The licensed manager of an investment fund is approached by three men, representing American Trade Industries Inc. The men offer the fund manager a deal that promises 10% per month return, where the invested money is always in the control of the investor, and the deal is overseen by the Federal Reserve. Now that's a good deal.
But it's a deal too good to be true, and is in fact a scam.
However, it's a scam that this fund manager isn't aware of, and she signs on to the tune of over 20 million dollars. About half a year later, the liquidity of the fund she manages comes under the scrutiny of the Security and Exchange Commission. She seeks the return of the money she invested, but does not get an accounting, bank statements or a "refund." She seeks help from the United States Secret Service.
The Secret Service is aware of this sort of scam, and requests her assistance in obtaining evidence against the men who represent American Trade Industries Inc. She has conversations with all three of the men who made the initial pitch, and all three of them give false accounting for the whereabouts of her money.
The Secret Service prepares a criminal complaint with the assistance of the US Attorney's Office of the Northern District of Illinois, charging each of the three men with wire fraud. The Secret Service files the criminal complaint in the federal district court, and each of the three men is arrested. The Assistant US Attorney assigned to handle the case against the three men is Jacqueline Stern.
About four months later, charges are dismissed against one of the three men who represent American Trade Industries Inc. -- remember, he personally made a false accounting to the investor.
From this fact pattern, was there a botched investigation? Was there a meritless charge against an innocent person? If the charge was without merit, who is to blame for that? The Secret Service or the US Attorney's office? If the US Attorney's Office perpetrated the meritless charge, do you blame Stern or her boss? Or even beyond that, her boss's boss?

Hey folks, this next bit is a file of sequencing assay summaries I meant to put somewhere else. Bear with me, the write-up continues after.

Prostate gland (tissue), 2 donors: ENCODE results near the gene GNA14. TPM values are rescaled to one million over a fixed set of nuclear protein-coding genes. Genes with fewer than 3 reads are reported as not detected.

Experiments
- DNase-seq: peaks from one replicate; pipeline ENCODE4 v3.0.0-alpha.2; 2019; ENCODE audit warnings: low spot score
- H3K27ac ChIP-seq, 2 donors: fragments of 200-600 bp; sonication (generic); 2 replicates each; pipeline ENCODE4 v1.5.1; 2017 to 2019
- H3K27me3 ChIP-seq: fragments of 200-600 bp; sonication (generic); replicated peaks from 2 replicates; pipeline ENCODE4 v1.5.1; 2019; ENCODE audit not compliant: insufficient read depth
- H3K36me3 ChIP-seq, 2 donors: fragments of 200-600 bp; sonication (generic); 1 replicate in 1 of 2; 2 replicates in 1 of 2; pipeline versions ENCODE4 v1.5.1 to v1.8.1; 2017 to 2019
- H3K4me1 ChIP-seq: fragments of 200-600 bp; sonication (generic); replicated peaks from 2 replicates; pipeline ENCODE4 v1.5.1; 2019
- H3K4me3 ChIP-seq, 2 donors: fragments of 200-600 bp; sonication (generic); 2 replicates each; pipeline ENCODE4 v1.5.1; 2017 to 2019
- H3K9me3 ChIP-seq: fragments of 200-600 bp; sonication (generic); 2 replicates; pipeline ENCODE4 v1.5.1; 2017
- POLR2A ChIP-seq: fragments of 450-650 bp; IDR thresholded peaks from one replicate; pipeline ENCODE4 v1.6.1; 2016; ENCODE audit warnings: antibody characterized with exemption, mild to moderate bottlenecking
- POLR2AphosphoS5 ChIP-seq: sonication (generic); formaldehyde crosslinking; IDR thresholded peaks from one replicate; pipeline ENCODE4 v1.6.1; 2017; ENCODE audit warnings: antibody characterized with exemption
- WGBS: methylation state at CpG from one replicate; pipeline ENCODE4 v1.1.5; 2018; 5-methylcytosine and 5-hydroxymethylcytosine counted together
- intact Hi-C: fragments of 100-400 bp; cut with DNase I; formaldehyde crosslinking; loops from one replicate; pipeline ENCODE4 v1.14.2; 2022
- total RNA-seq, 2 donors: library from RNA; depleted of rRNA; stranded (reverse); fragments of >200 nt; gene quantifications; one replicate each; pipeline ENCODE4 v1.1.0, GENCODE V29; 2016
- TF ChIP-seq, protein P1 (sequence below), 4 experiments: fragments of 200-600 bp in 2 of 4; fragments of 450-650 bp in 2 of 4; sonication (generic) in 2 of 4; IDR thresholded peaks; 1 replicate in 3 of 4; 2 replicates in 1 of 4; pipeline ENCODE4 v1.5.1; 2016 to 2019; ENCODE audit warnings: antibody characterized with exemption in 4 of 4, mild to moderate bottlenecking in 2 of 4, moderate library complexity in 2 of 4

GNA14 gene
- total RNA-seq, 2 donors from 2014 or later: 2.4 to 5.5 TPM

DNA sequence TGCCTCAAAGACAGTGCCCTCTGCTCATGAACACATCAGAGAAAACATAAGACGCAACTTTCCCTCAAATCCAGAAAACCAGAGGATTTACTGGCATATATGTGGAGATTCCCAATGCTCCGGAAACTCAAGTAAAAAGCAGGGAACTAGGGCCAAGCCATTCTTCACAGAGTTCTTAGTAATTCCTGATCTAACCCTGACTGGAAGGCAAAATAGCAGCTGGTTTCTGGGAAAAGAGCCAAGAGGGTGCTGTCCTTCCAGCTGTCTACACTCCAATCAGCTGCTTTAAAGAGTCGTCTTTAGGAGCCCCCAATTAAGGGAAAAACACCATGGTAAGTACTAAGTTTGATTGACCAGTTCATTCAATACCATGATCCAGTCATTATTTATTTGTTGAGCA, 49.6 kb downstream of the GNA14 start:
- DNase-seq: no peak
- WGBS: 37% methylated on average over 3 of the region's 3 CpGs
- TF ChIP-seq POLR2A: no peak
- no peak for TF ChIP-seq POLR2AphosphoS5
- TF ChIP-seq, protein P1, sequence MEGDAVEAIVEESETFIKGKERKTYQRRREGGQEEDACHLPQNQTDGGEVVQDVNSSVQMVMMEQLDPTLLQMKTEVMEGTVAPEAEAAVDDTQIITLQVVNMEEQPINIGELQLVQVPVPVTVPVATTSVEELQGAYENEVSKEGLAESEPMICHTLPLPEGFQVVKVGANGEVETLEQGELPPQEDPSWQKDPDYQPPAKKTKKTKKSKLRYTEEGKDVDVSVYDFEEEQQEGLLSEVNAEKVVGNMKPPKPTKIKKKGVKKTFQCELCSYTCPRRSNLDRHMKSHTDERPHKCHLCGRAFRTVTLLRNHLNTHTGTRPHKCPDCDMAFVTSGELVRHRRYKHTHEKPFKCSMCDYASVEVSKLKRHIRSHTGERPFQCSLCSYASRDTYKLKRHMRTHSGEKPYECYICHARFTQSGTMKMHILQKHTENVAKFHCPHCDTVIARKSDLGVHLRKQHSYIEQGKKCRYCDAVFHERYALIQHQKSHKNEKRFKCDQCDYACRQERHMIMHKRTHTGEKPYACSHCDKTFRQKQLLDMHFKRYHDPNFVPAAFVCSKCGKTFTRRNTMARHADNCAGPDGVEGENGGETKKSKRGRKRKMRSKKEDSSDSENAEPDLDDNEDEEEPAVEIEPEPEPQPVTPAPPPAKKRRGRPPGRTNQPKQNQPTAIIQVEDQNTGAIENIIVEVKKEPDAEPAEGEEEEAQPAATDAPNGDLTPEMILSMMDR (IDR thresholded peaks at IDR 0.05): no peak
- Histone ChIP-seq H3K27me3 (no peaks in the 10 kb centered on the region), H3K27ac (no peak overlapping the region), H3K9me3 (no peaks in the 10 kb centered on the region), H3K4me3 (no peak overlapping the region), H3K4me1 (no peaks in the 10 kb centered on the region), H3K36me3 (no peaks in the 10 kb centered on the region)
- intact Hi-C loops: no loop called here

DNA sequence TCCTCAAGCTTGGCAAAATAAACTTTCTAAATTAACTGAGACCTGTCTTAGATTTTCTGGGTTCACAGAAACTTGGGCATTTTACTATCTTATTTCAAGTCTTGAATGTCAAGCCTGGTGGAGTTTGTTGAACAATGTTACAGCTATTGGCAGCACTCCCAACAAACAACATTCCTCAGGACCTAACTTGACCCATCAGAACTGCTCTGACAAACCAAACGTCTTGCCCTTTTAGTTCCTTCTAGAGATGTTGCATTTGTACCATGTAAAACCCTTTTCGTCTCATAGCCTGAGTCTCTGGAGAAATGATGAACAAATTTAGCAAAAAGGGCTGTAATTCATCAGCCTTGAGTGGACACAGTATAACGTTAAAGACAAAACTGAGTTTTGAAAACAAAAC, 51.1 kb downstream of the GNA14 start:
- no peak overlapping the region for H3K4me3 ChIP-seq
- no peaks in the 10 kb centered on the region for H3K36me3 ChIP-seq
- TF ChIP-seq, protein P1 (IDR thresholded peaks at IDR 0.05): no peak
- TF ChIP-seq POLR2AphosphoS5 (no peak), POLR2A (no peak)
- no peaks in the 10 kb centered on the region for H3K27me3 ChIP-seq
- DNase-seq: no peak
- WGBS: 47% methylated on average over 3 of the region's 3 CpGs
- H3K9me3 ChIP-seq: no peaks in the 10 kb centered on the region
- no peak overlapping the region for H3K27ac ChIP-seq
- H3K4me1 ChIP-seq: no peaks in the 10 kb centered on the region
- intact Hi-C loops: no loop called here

If your answer was "Patrick J. Fitzgerald is to blame for whatever went wrong," you have company.
The Potemkin Prosecution (Part One) - By Clarice Feldman
The news for Fitzgerald got worse last week, as he was forced to drop a high profile prosecution of a prominent businessman with an impeccable record whom he had wrongfully charged with criminal conduct
Yep. That's the ticket. From the facts above, Ms. Feldman blames Patrick Fitzgerald.
The blame is assigned via the same kind of illogic, over-active imagination and tinfoil that the left uses to blame President Bush for "whatever." No matter how wacky the connection from evidence to conclusion, the response to inconvenient background facts is to stubbornly defend the fiction with smoke, mirrors and additional misrepresentation.
To be fair, Ms. Feldman didn't arrive at the original prejudiced leap without prompting. Tom Maguire's Anyone Can Make A Mistake was the germ that set the Potemkin Prosecution (Part One) in motion, and the conclusions asserted therein are repeated (and bought by gullible suckers) to this very day.
Next installment, we look for evidence of involvement of the US Attorney's Office for the Northern District of Illinois, with the inadvertent production of documents to a district court in the Northern District of Texas. Oh wait, there is no such evidence. Well, not unless you want the answer to be "Patrick J. Fitzgerald is to blame for all that went wrong." Just utter "Holy Land," and all errors converge on Fitzgerald.
That is, they do if you have Fitzgerald Derangement Syndrome.
Folks, be careful about believing what you read. It's a jungle out there, and all sides are engaged in "all's fair" publishing -- where accuracy does not matter and dishonesty is a virtue.
SEC Charges Hedge Fund for Being Duped
By Colin Dodds - March 9, 2006
SEC Sues Hedge Fund for Investment in Another Fund
By Chris Clair - March 13, 2006
Defrauded Manager Settles with SEC
By Susan L. Barreto - June 12, 2006
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